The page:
But when LaMar and trading come up, what usually gets remembered is the fabled Bobby Abreu for Kevin Stocker deal on the night of the expansion draft. Abreu has hit 238 home runs since that night. Stocker hit nine. Or LaMar's consistent failure to trade veterans contenders were lusting after at the deadline for valuable prospects.

A few nice players, none of them impact players except possibly Shields and probably someday Upton, do not a championship team make. The infield of Carlos Pena, Akinori Iwamura, Bartlett and Longoria, catcher Navarro, pitchers Garza and Jackson and the entire bullpen and bench have all been acquired since LaMar was canned.

There are a few vestiges of LaMar's tenure still around, is all. But here, courtesy of the Business of Baseball, is how Martinez put it during a TBS broadcast in August:

"We mentioned the current management team ... and certainly they are reaping the benefits of some foundation laid by Chuck LaMar and his group ahead of them. It's not unlike what happened with the Tampa Bay Bucs and Tony Dungy, who built that team up to become a pretty competitive team and then Jon Gruden comes in and the timing was perfect" to win a Super Bowl.

Actually, it's nothing like what happened with the Tampa Bay Bucs and Tony Dungy. The differences are that Dungy was good at his job and the Bucs were a good team, a Super Bowl contender, when he was fired and Gruden took over. LaMar was lousy at his job, and the Rays were a hideous mess when he left, though they had some good young players coming through the organization. They lost 96 games last year, two years out from LaMar's departure. He didn't lay any foundation.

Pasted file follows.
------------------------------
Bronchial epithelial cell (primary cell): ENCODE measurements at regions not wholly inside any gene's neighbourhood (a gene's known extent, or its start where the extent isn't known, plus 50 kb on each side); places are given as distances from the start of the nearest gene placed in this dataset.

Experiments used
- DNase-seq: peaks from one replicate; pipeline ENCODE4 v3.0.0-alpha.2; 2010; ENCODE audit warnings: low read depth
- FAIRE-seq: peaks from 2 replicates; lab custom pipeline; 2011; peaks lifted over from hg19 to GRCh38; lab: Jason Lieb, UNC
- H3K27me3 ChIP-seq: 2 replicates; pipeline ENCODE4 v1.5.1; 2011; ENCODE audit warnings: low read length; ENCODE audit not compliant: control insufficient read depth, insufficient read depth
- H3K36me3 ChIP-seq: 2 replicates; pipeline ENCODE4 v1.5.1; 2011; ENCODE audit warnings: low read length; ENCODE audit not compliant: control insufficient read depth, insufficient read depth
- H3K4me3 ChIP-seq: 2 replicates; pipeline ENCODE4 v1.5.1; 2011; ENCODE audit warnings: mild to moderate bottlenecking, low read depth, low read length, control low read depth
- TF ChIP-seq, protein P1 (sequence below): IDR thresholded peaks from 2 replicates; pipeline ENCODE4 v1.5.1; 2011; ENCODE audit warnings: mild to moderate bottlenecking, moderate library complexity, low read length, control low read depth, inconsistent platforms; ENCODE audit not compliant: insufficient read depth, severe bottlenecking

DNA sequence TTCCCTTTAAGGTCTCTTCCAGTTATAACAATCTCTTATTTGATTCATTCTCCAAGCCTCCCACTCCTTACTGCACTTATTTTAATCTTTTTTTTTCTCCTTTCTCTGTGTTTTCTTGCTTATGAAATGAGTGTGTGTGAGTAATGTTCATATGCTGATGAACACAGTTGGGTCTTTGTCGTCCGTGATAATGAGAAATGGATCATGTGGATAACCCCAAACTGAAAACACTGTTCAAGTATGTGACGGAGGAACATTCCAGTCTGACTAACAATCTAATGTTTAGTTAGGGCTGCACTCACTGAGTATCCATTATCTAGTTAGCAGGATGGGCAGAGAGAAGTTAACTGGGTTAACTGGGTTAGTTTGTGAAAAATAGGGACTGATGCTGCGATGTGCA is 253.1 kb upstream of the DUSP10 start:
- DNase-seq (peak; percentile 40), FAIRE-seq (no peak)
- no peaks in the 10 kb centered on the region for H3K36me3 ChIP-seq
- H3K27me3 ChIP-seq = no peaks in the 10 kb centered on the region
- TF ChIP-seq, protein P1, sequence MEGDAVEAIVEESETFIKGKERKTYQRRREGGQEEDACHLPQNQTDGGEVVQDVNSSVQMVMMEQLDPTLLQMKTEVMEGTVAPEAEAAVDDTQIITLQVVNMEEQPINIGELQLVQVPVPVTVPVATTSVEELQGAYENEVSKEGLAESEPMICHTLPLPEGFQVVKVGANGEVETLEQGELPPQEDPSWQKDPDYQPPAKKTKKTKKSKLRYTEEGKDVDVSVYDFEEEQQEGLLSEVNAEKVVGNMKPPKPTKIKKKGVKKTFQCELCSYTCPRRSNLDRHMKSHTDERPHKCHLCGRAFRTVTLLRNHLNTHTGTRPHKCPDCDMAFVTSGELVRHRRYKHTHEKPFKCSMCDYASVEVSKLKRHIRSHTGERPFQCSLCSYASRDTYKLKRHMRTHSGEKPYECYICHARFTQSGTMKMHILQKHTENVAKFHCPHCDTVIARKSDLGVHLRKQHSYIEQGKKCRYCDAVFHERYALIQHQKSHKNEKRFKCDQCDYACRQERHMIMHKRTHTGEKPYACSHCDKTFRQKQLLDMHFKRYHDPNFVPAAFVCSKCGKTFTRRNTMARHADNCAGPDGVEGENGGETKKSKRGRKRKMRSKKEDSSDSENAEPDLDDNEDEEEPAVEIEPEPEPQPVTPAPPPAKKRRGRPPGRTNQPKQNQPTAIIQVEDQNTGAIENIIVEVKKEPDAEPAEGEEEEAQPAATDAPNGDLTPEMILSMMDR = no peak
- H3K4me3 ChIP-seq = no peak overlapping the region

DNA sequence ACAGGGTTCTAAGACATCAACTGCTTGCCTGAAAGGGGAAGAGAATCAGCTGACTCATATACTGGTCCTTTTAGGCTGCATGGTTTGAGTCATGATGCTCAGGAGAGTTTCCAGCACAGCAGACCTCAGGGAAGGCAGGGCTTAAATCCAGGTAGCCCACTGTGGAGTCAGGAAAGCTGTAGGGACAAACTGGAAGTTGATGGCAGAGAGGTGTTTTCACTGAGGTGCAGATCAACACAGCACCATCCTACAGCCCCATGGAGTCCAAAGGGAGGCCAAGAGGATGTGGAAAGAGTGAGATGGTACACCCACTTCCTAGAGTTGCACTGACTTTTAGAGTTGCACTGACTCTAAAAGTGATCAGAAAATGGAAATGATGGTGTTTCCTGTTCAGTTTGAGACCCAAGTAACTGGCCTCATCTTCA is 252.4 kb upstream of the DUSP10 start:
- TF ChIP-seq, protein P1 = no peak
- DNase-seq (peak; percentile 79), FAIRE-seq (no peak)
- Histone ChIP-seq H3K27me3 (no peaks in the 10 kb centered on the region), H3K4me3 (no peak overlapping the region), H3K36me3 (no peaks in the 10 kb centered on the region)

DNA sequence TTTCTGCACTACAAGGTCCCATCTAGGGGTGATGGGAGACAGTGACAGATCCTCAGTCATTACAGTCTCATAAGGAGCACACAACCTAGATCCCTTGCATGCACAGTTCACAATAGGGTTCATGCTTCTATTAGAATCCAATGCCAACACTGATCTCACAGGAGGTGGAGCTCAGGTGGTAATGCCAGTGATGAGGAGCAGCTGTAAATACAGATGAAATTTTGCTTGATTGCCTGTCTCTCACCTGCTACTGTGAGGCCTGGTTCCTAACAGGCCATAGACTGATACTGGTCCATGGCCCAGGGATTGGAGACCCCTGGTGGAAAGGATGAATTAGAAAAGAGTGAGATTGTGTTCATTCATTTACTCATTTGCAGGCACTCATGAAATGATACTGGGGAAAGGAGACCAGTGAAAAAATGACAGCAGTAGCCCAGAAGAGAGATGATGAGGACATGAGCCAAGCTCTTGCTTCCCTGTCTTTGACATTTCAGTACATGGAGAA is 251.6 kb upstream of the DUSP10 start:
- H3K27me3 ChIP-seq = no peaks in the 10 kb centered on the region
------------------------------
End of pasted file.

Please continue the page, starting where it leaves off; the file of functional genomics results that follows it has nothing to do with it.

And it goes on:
In July the Philadelphia Inquirer allowed LaMar, now working for the Phillies, to take some credit for the ’08 Rays. The blog Walkoff Walk made scoffing note of it, and a commenter captured the argument that LaMar had anything to do with the current success perfectly: "My ex-girlfriend married a really nice guy with money who doesn't drink too much, take drugs, or follow sports. Do I get credit for that?"

Ask Chip Caray and Buck Martinez. You'll like the answer you get.

This story has been changed since publication.

King Kaufman

King Kaufman is a senior writer for Salon. You can e-mail him at king at salon dot com. Facebook / Twitter / Tumblr